The association with Miami exile politicians caught the attention of the Cuban government. 'State Security constantly visited my home. `Who are you? First, Mas Canosa. Then, Ros-Lehtinen and Díaz-Balart. What are you up to?' they would ask me,'' Veloso said.
During the 1994 Cuban rafter crisis, Veloso tried to escape on a makeshift boat, but he was caught. Ensuing attempts failed as well.
``I lost track of all the arrests and fines. Something compelled me to look for what I couldn't find in Cuba: respect for a human being, respect for life and the right to overcome my handicap.''
In September 2006, during the police raids that preceded the Summit of Non-Aligned Countries in Havana, Veloso made his final attempt to flee. With 15 others he bought a homemade boat made of aluminum tubes. Police intercepted the others before they arrived at the beach, so he decided to travel alone from Cajío Beach in Havana.
'The boat was known as a `tube of toothpaste.' They are made of six aluminum tubes and cost about $4,000,'' he said.
The U.S. Coast Guard intercepted him 27 miles from the Mexican island of Cozumel and sent him to the place that reminded him of his personal tragedy: the U.S. Navy base at Guantánamo.
There he remained for nine months, working as a bowling alley assistant. Part of the money he earned he sent to his mother, wife and two children who remain in Cuba.
''That people would risk their lives, like Amado did, that they would risk everything, clearly demonstrates the desperation of Cubans on the island,'' Ros-Lehtinen, R-Miami, told El Nuevo Herald on Tuesday.
Today Veloso wants to place flowers on Mas Canosa's grave. ''When I look at it from afar, I feel it was worth it,'' he said of his odyssey. ``It's a high price, but it's the price of liberty.''



Saturday, July 14, 2007


Cubans risk raids to get satellite TV
Police in Havana to close these illegal windows on the world.
By Eloise Quintanilla Contributor to The Christian Science Monitor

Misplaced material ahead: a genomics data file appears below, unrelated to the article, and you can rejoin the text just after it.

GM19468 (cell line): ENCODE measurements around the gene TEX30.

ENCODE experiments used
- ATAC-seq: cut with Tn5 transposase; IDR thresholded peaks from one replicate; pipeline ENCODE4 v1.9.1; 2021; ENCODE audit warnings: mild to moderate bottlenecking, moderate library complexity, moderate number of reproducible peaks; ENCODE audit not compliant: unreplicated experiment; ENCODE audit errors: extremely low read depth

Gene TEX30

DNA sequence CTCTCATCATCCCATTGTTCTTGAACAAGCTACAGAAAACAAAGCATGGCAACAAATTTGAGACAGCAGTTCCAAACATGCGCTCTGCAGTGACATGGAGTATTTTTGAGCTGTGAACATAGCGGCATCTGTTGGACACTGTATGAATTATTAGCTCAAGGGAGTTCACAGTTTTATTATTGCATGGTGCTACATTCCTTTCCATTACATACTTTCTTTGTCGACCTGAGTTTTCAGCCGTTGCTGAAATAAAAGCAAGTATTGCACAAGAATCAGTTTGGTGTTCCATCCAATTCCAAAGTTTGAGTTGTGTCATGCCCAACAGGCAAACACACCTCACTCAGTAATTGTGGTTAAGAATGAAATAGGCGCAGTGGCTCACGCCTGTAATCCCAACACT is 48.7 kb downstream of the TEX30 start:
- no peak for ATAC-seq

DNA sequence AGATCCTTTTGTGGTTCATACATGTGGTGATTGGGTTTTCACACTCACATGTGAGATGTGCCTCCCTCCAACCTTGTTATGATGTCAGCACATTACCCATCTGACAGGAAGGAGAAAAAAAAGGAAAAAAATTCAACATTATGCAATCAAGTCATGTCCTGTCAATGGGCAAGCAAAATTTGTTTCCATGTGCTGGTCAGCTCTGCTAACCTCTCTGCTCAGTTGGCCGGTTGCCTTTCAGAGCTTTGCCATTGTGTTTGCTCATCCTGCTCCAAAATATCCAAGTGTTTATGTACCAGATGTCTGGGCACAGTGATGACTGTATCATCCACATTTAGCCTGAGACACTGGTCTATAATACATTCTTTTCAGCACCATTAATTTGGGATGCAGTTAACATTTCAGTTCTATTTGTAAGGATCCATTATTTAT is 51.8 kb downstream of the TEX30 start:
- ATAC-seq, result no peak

Page 1 of 3
Havana - Before the police raid, the Perez family paid $7.56 per month for a DirecTV window on the world.
Daniel, a literature major at the University of Havana, watched the Chicago White Sox on ESPN. His mom, Marisel, never missed an episode of "La Fea Más Bella" (The Prettiest Ugly Girl), a popular Mexican soap opera on Univision. And Daniel's younger brother was an avid fan of the VH1 music videos.
Now, they are stuck with four Cuban TV channels – and two of those are devoted to educational programming.
"Cuban TV is boring.... There isn't much variation," says Daniel Perez (who fears arrest, so asked that his family's real name be changed). "I like being in the loop, knowing about the newest trends and feeling like I'm in touch with the world."
Having a satellite TV, cellphone, or Internet connection at home is illegal for most Cuban citizens. But that hasn't stopped the spread of such services on the black market.
Pedro, a young underground entrepreneur, gets his nightly news from Channel 23 (Univision), "because Cuban TV doesn't give me unbiased coverage of world news.... But neither does American news. So I watch both and compare them."

Pedro, who requested his last name not be used, estimates that 90 percent of his neighbors get satellite TV service. "That business really started to accelerate about a year ago," he says. "All of our neighbors know about [it] but nobody talks about it. The woman who lives below me is the president of the CDR [Committee for the Defense of the Revolution] and even she has cable television."
But in recent months, the Cuban government has stepped up efforts to curb this booming underground industry. Two months ago, the police raided Pedro's neighborhood early in the morning. They blocked off the streets, climbed on the rooftops, and began cutting cables leading to the satellite dish, he says.